Leahy: Senators Should Support Measure To Fight Gun Trafficking Crimes
April 9, 2013
WASHINGTON – U.S. Senate Judiciary Committee Chairman Patrick Leahy (D-Vt.) Tuesday called on the Senate to support legislation that would explicitly make illegal the abusive practice of straw purchasing and trafficking of firearms.
The bipartisan Stop Illegal Trafficking in Firearms Act would assist law enforcement officers fighting gun crimes. It goes after gun traffickers and closes a gaping loophole to background checks by also penalizing straw purchasers, who buy firearms for another person who is prohibited from obtaining one on his own. A straw purchaser would face up to 25 years in prison under the bill authored by Leahy and Sen. Susan Collins (R-Maine).
“It was an ATF whistleblower who testified last Congress that the existing firearms laws are ‘toothless,’” Leahy said. “We can create better law enforcement tools and that is what we are doing with the Stop Illegal Trafficking in Firearms Act. I urge all Senators to join with us to close this dangerous loophole in the law that Mexican drug cartels, gangs and other criminals have exploited for too long.”
Since the beginning of the 113th Congress, and in the months since the tragedy in Newtown, the Judiciary Committee held three hearings and four mark ups focused on the issue of gun violence, reporting out four legislative proposals including two with bipartisan support. The Leahy-Collins gun trafficking proposal was the first of those bills to be reported out of the Judiciary Committee, and it is part of a broader legislative package the Majority Leader is seeking to advance on the floor. Several Republicans, however, have vowed to block the package. Leahy called on Senators to support a full debate on the legislative package before the Senate today.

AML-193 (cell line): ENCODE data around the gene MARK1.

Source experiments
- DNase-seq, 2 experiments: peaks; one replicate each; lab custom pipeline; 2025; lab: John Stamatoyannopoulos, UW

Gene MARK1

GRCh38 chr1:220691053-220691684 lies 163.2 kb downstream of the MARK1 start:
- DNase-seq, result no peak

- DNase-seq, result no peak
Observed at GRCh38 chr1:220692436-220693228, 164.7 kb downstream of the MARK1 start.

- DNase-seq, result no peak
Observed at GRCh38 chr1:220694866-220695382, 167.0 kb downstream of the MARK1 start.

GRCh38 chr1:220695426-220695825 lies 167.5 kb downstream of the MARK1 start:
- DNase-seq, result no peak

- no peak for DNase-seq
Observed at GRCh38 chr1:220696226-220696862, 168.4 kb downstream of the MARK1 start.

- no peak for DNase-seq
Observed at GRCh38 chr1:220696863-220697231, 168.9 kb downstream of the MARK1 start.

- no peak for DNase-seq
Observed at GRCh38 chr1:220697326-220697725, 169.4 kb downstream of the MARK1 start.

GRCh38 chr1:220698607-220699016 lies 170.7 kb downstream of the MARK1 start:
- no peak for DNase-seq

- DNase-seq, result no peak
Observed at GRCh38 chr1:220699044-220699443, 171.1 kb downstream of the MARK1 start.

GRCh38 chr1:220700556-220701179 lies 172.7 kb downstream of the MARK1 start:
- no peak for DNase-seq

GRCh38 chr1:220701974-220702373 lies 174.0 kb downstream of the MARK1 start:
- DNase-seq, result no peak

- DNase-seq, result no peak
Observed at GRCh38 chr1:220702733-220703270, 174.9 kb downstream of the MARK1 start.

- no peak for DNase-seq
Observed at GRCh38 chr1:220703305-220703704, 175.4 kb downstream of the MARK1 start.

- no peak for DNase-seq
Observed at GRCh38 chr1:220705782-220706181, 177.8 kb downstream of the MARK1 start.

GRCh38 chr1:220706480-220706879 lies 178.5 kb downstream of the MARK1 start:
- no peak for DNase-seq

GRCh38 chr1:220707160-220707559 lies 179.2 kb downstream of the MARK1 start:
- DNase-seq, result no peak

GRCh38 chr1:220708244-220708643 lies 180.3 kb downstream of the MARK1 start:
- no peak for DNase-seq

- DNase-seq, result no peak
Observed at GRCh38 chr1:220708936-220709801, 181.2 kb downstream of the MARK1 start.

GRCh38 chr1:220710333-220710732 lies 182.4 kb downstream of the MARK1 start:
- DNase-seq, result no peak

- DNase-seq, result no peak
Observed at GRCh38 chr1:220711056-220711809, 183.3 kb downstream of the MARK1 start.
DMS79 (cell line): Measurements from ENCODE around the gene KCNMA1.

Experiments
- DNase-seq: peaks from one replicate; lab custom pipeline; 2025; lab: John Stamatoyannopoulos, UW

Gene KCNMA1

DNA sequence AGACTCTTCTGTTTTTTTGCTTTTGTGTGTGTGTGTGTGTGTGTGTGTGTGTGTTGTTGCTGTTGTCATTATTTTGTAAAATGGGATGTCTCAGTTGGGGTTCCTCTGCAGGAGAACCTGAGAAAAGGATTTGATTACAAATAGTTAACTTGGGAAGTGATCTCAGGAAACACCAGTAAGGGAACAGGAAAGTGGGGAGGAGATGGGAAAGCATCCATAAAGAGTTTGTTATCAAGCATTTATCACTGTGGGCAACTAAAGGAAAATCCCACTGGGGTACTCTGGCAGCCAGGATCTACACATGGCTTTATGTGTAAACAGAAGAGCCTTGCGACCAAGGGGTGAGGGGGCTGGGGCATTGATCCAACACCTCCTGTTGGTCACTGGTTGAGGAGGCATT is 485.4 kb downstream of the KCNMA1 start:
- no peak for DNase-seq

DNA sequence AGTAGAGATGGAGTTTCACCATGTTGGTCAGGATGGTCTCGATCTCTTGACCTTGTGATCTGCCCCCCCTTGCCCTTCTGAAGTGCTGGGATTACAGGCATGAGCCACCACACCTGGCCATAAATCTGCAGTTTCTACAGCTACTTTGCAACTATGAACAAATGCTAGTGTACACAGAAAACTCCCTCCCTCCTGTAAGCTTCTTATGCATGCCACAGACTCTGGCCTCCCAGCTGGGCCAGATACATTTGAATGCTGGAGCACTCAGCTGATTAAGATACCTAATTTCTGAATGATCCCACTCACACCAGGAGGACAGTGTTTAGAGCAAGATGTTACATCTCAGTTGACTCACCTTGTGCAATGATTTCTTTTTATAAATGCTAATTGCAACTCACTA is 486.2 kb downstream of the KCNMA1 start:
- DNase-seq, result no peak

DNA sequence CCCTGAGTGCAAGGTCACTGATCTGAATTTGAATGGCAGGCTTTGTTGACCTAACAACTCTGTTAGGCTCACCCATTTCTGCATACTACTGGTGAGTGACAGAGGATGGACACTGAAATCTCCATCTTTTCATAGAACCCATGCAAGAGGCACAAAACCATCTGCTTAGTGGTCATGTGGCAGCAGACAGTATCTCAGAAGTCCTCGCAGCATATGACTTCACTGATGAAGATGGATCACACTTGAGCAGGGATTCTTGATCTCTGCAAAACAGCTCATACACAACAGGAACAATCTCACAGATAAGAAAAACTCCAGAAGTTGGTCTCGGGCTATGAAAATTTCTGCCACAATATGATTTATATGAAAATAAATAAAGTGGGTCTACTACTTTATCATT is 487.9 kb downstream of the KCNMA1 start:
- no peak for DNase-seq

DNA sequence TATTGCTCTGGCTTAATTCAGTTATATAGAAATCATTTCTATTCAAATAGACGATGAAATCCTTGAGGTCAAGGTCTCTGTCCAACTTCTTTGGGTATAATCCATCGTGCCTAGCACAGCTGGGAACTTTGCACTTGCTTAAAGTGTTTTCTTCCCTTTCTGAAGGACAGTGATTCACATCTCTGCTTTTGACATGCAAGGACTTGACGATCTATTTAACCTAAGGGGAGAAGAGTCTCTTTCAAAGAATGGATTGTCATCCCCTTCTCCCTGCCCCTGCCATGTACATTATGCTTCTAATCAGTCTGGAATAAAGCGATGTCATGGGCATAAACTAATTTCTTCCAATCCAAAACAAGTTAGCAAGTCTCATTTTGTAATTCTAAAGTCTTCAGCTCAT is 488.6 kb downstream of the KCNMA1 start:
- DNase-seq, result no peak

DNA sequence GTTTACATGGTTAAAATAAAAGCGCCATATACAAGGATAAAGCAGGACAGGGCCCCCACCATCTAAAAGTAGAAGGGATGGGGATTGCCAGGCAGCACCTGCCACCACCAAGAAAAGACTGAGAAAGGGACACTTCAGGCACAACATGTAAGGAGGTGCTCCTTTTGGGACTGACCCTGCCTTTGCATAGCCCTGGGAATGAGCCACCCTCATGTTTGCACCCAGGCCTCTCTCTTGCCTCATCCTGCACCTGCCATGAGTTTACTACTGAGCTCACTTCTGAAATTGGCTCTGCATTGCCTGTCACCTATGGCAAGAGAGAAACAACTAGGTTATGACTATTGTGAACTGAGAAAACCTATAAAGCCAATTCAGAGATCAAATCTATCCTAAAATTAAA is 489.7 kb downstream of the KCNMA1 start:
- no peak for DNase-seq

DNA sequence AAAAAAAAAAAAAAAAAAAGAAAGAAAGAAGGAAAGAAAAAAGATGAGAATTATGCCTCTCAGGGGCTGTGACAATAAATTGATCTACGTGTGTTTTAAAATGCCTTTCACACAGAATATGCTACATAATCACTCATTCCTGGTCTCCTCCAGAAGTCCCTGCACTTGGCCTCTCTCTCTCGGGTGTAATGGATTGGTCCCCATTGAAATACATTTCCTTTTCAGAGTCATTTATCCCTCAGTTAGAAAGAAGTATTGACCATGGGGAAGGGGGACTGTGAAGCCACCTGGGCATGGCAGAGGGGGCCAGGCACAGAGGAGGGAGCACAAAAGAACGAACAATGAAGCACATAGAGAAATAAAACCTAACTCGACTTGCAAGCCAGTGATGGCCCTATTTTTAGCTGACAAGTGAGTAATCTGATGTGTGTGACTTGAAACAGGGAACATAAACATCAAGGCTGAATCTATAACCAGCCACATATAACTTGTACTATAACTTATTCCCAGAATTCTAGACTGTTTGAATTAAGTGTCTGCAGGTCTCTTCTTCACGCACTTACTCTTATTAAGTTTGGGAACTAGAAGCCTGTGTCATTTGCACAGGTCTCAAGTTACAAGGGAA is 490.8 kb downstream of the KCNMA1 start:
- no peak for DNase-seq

“Americans are looking to us for solutions and for action, not sloganeering, demagoguery, or partisanship,” Leahy said. “That is why it is particularly disappointing to hear that some Senators are pledging to prevent Senate consideration of these legislative proposals by filibustering. It is especially disappointing that some who claim to support regular order and a transparent legislative process accord that process no deference.”
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Statement of Senator Patrick Leahy (D-Vt.),
Chairman, Senate Judiciary Committee,
On Gun Violence Legislation
April 9, 2013
Four months after that horrific day in Newtown, where 20 children and 6 educators were senselessly murdered, the Senate is poised to make further progress toward the goal of reducing gun violence. It is a goal that all Americans, regardless of political party, should share.
I want to thank our Ranking Republican on the Judiciary Committee, Senator Grassley, for working with us and supporting two of the measures favorably reported by the Judiciary Committee last month. I commend Senator Collins who has been my partner as we have moved forward with legislation to combat illegal gun trafficking and straw purchasers who obtain firearms to provide them to criminals and gangs. We have been joined in that bipartisan effort by Senators Durbin, Gillibrand, Kirk, Klobuchar, Franken, Blumenthal, Shaheen and King.
Our bill is intended to give law enforcement better and more effective tools. A bipartisan majority of the Judiciary Committee voted for the Stop Illegal Trafficking in Firearms Act, S.54, and its provisions are included in the Safe Communities, Safe Schools Act, S.649, that Majority Leader Reid placed on the Senate calendar just before the last recess and on which he has now moved to proceed.
Straw purchasers circumvent the purposes of the background check system. Straw purchasing firearms is undertaken for one reason—to get a gun into the hands of someone who is legally prohibited from having one. We know that many guns used in criminal activities are acquired through straw purchases. It was a straw purchaser who enabled the brutal murders of two brave firefighters in Webster, New York this past Christmas Eve, and it was a straw purchaser who provided firearms to an individual who murdered a police officer in Plymouth Township, Pennsylvania, last September.